Ag Policy Blog

Ag Chairs Stabenow, Thompson Spar Over CBO Scores and the Farm Bill

Jerry Hagstrom
By  Jerry Hagstrom , DTN Political Correspondent
House Agriculture Committee Chairman GT Thompson, R-Pa., and Senate Agriculture Committee Chairwoman Debbie Stabenow, D-Mich., visit briefly during a meeting with reporters back in April. The two chairs remain divided over spending and funds for the next farm bill. (DTN photo by Jerry Hagstrom)

The Congressional Budget Office (CBO) this week released an updated budget outlook that led Senate Agriculture Committee Chairwoman Debbie Stabenow, D-Mich., to issue a statement that it proved House Agriculture Committee Chairman Glenn "GT" Thompson, R-Pa., used "magic math" in developing his bill and Thompson to criticize Stabenow in return.

The budget outlook decreased its estimate for spending under the Supplemental Nutrition Assistance Program (SNAP), the nation's largest nutrition benefit program. The outlook said, "For technical reasons, CBO decreased its estimate of outlays for the Supplemental Nutrition Assistance Program in 2024 by $7 billion and its projections of such outlays for the 2025-2034 period by $59 billion (or 5%). Those decreases were largely the result of a reduction in the projection of average benefits. CBO reduced that projection because recent data showed that actual average monthly benefits were lower than previously projected." The numbers for individual years may be found on page 50 of the budget outlook.

In addition, the CBO projection on farm program spending estimated much lower amounts of spending for Section 5 of the Commodity Credit Corporation Charter Act than Thompson has hoped for. Thompson's bill, which the House Agriculture Committee passed recently, would suspend Section 5 of the CCC Charter Act and would use the savings to pay for increases in Title I commodity support programs. Thompson's staff has estimated the cost of increases to the commodity programs at $53 billion, but CBO estimates that the spending that could be used for savings at much less than that, with some years at zero. Details on year-by-year Section 5 projections may be found on page 47 of the farm bill analysis.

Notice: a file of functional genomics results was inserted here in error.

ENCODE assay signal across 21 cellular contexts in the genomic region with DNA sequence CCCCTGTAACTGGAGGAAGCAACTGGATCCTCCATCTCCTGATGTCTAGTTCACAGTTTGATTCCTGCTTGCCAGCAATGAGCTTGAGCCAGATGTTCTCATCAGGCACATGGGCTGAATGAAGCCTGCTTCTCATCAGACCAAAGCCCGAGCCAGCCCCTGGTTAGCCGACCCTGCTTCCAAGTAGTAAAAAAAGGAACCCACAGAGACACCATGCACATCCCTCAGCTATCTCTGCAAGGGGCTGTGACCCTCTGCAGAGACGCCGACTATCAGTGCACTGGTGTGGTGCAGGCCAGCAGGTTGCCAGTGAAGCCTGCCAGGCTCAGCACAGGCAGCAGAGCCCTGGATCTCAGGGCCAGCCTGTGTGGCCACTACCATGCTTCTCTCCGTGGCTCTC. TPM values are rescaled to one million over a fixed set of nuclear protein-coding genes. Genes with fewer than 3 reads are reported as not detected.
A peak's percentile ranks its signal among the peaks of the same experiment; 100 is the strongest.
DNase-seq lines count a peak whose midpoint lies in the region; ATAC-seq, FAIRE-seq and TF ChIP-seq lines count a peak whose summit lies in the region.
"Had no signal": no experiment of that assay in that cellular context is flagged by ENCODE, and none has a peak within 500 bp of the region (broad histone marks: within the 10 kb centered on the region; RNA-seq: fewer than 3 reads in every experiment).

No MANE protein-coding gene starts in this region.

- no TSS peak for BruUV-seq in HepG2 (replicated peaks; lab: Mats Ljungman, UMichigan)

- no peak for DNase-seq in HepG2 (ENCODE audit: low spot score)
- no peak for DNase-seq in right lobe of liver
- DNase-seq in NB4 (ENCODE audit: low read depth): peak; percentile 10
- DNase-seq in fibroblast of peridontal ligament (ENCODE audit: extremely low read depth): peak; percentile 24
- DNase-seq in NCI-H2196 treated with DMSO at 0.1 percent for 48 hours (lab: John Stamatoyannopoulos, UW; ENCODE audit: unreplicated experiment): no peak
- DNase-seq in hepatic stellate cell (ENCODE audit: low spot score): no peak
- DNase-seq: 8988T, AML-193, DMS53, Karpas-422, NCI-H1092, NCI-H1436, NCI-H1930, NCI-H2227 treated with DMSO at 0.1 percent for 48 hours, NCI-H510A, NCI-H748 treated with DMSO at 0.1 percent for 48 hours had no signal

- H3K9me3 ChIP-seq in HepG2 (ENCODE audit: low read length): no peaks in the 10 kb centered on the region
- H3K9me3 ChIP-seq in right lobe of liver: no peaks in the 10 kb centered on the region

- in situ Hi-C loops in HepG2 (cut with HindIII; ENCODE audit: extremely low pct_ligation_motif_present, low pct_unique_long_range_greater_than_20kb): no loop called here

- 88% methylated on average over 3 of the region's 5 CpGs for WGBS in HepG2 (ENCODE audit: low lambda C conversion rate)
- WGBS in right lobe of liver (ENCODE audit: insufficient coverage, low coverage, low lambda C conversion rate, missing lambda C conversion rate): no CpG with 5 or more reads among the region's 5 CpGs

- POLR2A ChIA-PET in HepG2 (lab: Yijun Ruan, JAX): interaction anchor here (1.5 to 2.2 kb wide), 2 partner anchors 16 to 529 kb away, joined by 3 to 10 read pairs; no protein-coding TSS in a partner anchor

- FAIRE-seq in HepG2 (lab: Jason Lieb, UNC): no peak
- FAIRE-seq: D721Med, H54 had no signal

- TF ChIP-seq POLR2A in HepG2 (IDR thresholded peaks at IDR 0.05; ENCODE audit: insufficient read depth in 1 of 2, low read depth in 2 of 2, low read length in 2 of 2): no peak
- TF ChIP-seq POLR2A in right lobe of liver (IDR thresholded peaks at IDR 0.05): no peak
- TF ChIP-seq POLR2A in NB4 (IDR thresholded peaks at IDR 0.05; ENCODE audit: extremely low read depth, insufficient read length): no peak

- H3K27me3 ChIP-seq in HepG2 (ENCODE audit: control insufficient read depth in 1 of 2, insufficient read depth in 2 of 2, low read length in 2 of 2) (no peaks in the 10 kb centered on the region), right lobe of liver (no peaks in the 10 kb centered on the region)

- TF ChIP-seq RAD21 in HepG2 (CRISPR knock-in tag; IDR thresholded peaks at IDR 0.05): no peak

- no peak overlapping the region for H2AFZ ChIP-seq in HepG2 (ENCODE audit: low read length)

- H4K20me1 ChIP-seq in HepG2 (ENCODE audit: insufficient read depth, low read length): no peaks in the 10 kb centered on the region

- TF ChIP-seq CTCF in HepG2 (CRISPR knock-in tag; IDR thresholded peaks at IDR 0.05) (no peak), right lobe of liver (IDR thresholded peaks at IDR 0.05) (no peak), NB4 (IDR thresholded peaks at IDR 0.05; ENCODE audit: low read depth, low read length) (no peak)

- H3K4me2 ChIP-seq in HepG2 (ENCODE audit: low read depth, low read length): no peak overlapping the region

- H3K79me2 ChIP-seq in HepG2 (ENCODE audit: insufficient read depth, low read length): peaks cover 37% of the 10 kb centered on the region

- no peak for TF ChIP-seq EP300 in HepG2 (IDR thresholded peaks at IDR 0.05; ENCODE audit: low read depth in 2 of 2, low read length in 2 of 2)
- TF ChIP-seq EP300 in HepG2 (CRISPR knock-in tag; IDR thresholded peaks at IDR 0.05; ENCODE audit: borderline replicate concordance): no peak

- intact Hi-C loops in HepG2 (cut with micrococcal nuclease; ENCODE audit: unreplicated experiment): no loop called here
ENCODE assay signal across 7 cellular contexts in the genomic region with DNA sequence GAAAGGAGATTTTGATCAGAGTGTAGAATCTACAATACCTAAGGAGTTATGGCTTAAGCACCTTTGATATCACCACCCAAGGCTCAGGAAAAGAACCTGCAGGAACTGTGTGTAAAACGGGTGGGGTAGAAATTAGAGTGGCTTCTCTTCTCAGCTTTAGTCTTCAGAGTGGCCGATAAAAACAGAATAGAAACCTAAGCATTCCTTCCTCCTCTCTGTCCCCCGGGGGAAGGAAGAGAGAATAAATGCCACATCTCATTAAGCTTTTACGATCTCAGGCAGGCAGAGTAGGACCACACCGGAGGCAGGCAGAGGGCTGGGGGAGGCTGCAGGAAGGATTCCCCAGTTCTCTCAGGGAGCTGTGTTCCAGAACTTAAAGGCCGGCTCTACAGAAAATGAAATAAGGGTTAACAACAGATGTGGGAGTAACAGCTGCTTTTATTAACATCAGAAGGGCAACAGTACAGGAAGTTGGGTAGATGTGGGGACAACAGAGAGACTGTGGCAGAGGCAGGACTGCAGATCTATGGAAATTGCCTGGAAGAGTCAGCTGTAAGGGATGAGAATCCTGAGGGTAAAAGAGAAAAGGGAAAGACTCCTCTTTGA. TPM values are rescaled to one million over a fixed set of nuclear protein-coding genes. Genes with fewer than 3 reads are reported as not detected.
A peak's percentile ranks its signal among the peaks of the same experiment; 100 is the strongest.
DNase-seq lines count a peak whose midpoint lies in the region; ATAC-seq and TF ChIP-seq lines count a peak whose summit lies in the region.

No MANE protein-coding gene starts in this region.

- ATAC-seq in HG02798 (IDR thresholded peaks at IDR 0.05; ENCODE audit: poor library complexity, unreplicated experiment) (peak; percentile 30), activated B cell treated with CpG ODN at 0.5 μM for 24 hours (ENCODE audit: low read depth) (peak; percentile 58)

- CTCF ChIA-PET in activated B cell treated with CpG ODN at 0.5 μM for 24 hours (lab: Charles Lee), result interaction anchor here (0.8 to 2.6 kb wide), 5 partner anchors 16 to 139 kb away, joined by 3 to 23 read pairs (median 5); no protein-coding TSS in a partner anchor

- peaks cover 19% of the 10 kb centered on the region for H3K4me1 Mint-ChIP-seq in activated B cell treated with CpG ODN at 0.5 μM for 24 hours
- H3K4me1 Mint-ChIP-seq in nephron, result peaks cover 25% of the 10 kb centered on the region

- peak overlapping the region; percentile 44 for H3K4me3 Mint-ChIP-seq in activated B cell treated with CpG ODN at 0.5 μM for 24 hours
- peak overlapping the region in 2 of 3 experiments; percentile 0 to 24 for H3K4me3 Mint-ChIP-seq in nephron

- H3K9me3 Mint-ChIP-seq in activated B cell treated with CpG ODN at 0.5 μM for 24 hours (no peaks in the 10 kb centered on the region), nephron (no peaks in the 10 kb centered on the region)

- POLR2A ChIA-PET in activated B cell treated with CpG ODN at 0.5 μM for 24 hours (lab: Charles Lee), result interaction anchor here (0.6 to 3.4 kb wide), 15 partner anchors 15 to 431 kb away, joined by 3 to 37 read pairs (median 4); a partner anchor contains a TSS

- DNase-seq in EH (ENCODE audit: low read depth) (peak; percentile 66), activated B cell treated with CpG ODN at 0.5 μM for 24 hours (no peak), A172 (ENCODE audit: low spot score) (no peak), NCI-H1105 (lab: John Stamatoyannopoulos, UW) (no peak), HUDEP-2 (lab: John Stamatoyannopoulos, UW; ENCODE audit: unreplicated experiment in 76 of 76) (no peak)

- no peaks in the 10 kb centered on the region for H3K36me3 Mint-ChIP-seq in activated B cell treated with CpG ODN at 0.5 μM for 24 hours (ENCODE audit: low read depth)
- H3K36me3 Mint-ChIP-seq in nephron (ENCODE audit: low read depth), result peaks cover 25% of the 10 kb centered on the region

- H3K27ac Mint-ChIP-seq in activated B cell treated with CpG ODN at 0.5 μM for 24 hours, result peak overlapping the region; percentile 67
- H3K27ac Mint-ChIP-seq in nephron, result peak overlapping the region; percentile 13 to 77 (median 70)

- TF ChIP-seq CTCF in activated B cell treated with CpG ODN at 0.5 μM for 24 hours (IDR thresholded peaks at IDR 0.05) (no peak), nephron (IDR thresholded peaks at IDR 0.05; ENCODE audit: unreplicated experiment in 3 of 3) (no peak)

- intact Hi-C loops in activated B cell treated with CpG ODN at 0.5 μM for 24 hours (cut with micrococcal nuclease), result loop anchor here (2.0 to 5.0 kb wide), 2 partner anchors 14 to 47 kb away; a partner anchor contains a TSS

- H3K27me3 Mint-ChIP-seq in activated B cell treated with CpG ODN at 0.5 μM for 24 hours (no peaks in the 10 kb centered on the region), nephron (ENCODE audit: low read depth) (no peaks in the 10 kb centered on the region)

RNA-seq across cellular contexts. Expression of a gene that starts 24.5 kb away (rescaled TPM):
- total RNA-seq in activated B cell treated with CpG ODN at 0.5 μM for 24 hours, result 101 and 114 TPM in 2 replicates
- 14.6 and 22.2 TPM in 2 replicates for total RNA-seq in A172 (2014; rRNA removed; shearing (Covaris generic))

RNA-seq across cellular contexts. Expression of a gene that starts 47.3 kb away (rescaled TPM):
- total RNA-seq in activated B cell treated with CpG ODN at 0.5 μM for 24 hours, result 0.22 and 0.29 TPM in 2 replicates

The changes in spending estimates could make it more difficult for Congress to come up with the budget authority to pass a new farm bill.

In a statement Tuesday, Stabenow said, "Today's updated projections from CBO prove what we have been saying all along: The House Republican farm bill is unpaid-for, relying on magic math and wishful thinking. In exchange for blocking USDA's ability to provide real-time assistance to farmers through the CCC to address emerging challenges, House Republicans received only a small fraction of the $50 billion hole they need to fill to pay for their bill.

"Our Rural Prosperity and Food Security Act is meaningful and responsible. And, importantly, it does not fracture the farm and food coalition that is the foundation of every successful farm bill. I did the hard work of securing new resources outside of the farm bill through $2.3 billion invested in trade promotion and food aid and a $5 billion commitment in bipartisan offsets from my leadership.

"It's time to get real and stop the posturing and the rhetoric. It's time to negotiate in reality. My door is open," Stabenow added.

Thompson said in an email, "Simply put, the retiring senator from Michigan still has no bill text, no funding mechanism, and no bipartisan support for her proposals, but the House will continue its work on our committee-passed, bipartisan, legislative text in pursuit of a five-year farm bill.

"While we appreciate the difficult job of CBO, there are still clear discrepancies between their forecasts and historic realities. We will continue to work with the Budget Committee to ensure scores reflect the reality of how Section 5 authority has been used since 2018.

"The only legacy I am fighting for is that of family farms to be able to ensure they can be passed down to the next generation. This isn't posturing; it's a priority that must be met for members that represent rural America -- and the Farm, Food, and National Security Act of 2024 does just that."

Neither Sen. John Boozman, R-Ark., ranking member on the Senate Agriculture Committee, nor Rep. David Scott, D-Ga., ranking member on the House Agriculture Committee, has commented on the CBO budget outlook or farm bill baseline projections.

CBO baseline projections for farm programs:…

CBO budget and economic outlook, 2024-2034…

Jerry Hagstrom can be reached at

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